Nobody wanted Kansas City’s two sales tax ballot questions to pass Tuesday night, and they didn’t.
The measures failed overwhelmingly after both the City Council and longtime light-rail activist Clay Chastain came out against them.
Question 1 sought a quarter-cent sales tax increase for 25 years for capital improvements. It failed 71 percent to 29 percent, with all precincts reporting in unofficial returns.
Question 2 sought an eighth-cent sales tax increase for 25 years for public transportation. It failed 70 percent to 30 percent.
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The questions were the result of a petition initiative that Chastain launched in 2011. He gathered about 4,000 signatures to seek voter approval for the tax increases to help pay for a massive light rail, streetcar and commuter rail system.
But the City Council declined to put the plan before voters, saying it wouldn’t raise nearly enough money to pay for the project. After a three-year court battle, the Missouri Supreme Court found that the only language that had to go on the ballot were the tax questions — without saying what the money was for. So the resulting language was vague and didn’t describe Chastain’s light-rail plan.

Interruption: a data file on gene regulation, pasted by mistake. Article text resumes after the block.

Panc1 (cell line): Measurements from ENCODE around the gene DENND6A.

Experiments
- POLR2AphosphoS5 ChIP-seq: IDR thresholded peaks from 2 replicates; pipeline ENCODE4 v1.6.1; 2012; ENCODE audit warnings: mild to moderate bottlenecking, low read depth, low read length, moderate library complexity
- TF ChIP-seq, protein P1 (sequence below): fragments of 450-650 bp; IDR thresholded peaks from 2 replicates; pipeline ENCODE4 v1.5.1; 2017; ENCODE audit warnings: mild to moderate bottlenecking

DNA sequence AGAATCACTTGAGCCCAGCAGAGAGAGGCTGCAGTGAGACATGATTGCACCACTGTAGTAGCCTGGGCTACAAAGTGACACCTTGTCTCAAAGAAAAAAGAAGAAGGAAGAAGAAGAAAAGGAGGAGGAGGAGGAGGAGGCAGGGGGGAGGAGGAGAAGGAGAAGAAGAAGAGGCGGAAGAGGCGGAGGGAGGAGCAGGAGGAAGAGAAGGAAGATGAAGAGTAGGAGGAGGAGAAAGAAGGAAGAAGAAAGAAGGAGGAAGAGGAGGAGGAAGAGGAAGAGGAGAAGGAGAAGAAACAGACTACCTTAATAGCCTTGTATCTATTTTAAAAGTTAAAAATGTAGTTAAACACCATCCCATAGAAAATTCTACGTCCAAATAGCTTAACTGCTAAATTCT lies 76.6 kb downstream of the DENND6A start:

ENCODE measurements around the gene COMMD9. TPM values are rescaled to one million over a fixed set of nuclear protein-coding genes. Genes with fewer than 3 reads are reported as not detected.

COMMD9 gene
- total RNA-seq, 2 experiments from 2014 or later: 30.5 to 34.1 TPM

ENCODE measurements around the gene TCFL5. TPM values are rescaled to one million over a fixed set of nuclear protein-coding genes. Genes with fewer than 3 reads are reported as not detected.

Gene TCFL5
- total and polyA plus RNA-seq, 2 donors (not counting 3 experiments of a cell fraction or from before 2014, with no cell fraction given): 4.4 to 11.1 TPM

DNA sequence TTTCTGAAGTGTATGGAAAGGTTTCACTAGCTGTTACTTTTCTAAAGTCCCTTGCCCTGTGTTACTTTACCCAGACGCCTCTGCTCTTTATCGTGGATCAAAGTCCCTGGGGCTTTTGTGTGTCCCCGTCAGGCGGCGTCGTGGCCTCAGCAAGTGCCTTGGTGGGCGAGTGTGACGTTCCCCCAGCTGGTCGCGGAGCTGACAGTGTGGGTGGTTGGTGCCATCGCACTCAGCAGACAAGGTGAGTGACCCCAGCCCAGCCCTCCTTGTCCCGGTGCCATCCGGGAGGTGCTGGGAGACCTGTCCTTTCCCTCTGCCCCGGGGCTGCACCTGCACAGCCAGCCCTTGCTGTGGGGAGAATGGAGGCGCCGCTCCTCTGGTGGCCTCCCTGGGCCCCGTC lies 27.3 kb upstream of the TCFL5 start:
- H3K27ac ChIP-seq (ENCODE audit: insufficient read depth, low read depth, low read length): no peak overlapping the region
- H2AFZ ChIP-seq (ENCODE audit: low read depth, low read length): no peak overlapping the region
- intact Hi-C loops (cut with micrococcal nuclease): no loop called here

Chastain said he couldn’t support giving the city a blank check to spend however it wished.
After the City Council approved the ballot language, Richard Tolbert, a supporter of Chastain’s, filed a lawsuit urging a judge to order the council to adopt a resolution pledging that the money would be used solely for light rail. But Friday, Jackson County Circuit Judge Justine Del Muro dismissed Tolbert’s lawsuit after a brief court hearing.